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If the returns of my strategy are distributed like 𝒩[μ,σ], what is the optimal fraction of capital to invest in each single trade, as a function μ and σ? Help!

PS. I know that normally distributed returns are an abstraction. But I'd like to grasp the concept in an ideal world, before exploring the implications of fat tails on the formula...

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  • $\begingroup$ Do you assume you close each trade at the beginning of the next investment period ? $\endgroup$ – Ezy Jan 4 at 19:09
  • $\begingroup$ yes, I do 1 trade per period. There are never 2 trades open at the same time. $\endgroup$ – elemolotiv Jan 4 at 19:14
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    $\begingroup$ Have you perused Thorp’s papers, for instance, eecs.harvard.edu/cs286r/courses/fall12/papers/… , for one derivation? Another can be done via Itô’s lemma, iirc. $\endgroup$ – Nap D. Lover Jan 4 at 22:59
  • $\begingroup$ @LoveTooNap29 thanks for the suggestion! $\endgroup$ – elemolotiv Jan 5 at 7:24
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This problem can be expressed as the original Merton's portfolio problem.

Consider wealth process defined by SDE

$$ d X _ { t } = \frac { X _ { t } \alpha _ { t } } { S _ { t } } d S _ { t } + \frac { X _ { t } \left( 1 - \alpha _ { t } \right) } { S _ { t } ^ { 0 } } d S _ { t } ^ { 0 } $$

where $\alpha_t$ is proportion of the investment in the risky asset $S_t$, and $S_t^0$ is the risk-free asset.

Optimality criterion may depend on the risk aversion of the investor, and the problem is to maximize expected utility of the investor for appropriate utility function $U$:

$$ E \left[ U \left( X _ { T } \right) \right] \rightarrow \max $$

Classical choice of the utility function is CRRA:

$$ u ( x ) = \frac { x ^ { 1 - \gamma } } { 1 - \gamma } $$

where $\gamma$ is constant and corresponds to the risk-aversion of the investor.

If the asset $S_t$ follows Black-Scholes dynamics (in conformance with your assumption of log-normal returns)

$$ \begin{aligned} d S _ { t } ^ { 0 } & = r S _ { t } ^ { 0 } d t \\ d S _ { t } & = \mu S _ { t } d t + \sigma S _ { t } d W _ { t } \end{aligned} $$

remarkably there is a closed-form solution which it is to invest a constant proportion of wealth in the risky asset

$$ \alpha_t = \frac { \mu - r } { \gamma \sigma ^ { 2 } } $$

Notice that the solution can be interpreted as the mean-variance trade-off.

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    $\begingroup$ Note also that for log-utility (the Kelly case) $\gamma=1$ $\endgroup$ – noob2 Jan 5 at 20:50
  • $\begingroup$ @nakajuice thanks for the answer! I can't explain this case though. If we suppose γ=1 (kelly case), r=0, μ=0.01€ and σ=0.05€ we get ⍺=4. How can ⍺>1? $\endgroup$ – elemolotiv Jan 6 at 8:31
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    $\begingroup$ We assume short-selling is allowed. $\alpha=4$ implies that for each 4 shares you hold, you need to short-sell 3 bonds (read: borrow money). $\endgroup$ – nakajuice Jan 6 at 12:29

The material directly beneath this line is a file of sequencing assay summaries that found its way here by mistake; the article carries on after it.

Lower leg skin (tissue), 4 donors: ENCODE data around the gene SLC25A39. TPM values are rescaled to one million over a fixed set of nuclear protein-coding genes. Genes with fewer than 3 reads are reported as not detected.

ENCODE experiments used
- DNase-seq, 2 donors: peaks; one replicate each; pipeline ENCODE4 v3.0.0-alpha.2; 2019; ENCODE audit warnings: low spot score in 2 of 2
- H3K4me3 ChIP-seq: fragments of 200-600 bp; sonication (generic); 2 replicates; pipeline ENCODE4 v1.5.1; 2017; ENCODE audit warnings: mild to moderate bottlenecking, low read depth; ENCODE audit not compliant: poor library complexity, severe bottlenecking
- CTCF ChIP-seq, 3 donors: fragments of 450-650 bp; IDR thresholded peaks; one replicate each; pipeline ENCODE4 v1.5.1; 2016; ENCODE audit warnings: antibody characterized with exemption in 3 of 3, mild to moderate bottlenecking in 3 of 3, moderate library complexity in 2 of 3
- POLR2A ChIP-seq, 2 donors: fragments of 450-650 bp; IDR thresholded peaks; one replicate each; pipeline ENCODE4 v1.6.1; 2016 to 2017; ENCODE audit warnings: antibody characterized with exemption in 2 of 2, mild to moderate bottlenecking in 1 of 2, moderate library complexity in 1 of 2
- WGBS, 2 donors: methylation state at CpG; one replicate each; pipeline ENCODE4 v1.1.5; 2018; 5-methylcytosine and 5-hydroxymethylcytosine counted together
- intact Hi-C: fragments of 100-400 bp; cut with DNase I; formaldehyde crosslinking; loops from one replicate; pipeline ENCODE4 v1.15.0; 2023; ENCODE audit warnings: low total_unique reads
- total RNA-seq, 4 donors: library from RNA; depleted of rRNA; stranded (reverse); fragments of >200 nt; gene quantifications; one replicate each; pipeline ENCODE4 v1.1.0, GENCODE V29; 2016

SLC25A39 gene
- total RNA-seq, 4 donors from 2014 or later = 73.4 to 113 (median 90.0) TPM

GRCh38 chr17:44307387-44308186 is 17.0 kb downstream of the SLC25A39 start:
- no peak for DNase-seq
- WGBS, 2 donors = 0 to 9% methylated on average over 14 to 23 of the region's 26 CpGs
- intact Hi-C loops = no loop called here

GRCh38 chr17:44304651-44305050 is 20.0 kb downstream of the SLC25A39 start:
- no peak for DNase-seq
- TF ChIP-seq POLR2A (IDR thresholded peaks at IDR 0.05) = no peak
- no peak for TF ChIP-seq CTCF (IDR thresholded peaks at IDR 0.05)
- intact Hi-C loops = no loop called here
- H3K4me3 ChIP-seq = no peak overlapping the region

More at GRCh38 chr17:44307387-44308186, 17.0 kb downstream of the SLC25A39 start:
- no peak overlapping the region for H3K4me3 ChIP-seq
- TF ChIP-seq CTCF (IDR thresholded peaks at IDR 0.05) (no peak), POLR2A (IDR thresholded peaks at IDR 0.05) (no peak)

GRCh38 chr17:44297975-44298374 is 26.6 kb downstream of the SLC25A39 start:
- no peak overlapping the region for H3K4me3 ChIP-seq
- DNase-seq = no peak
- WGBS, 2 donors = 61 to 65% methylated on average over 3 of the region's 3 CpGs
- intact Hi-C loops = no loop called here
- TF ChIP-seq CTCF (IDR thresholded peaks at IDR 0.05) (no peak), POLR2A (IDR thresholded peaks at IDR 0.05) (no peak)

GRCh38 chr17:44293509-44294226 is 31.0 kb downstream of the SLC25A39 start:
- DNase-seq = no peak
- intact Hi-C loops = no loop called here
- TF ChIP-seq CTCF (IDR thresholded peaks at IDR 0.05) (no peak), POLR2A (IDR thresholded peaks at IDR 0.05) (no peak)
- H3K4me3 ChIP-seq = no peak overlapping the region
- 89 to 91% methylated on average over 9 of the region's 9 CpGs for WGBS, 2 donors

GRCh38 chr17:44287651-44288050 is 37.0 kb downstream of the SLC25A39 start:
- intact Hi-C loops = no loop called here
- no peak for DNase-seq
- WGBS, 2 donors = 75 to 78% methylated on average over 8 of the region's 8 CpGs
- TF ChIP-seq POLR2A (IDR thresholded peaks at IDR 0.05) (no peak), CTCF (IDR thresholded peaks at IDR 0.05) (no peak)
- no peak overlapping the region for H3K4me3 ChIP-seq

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ok I found it 🙂and this works for any distribution, not just the normal distribution

$f^*=\frac μ {σ^2 + μ^2} \approx \frac μ {σ^2} \space if μ\llσ$

here the steps: https://www.dropbox.com/s/4nqd5yfk2xcuag5/kelly.pdf

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  • $\begingroup$ This answer is close to, but not identical, to the other well-known one. It would be interesting to understand why the difference. $\endgroup$ – noob2 Jan 5 at 20:54
  • $\begingroup$ Why don't they just do $$ E(\prod_i (1 + f r_i)) = \prod_i E(1 + f r_i) = (1 + f \mu)^t$$ since the $$r_i$$ are IID? I am probably doing something dumb here. $\endgroup$ – mathtick Apr 5 at 11:30
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    $\begingroup$ @mathtick I am trying to figure that out myself too. Can it be that: $\frac d {df} E\left[\prod_{i=1}^t(1+f\space r_i)\right] \ne \frac d {df}(1+f\space μ)^t$ that is, for some property of the $E[ ... ]$ operator, you must first differentiate and then apply the $E[ ... ]$ operator? $\endgroup$ – elemolotiv Apr 13 at 20:55
  • $\begingroup$ @elemolotiv I read a lot more after that post ... so basically Kelly is exactly what I wrote above, and then then exp/log and end up maximizing the mean of the $\log(1 + f u)$ in the exponential. So basically, in the most general sense, "Kelly" just means use a log-utility when balancing risks. A key thing that they miss, is that the log is only defined if you survive. i.e. you don't go bust. So there is a term missing in most of this stuff to do with $P(1 + f r < 0)$ that one should do something with. $\endgroup$ – mathtick Apr 14 at 9:04
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    $\begingroup$ Thanks! @mathtick Your comment helped me realise that maximising 𝐸[log(𝐺)] is not a mathematically convenient way to maximise 𝐸[𝐺]. That would be mathematically incorrect. 𝐸[log(𝐺)] is a whole different utility function that incorporates risk aversion. $\endgroup$ – elemolotiv Apr 14 at 12:51

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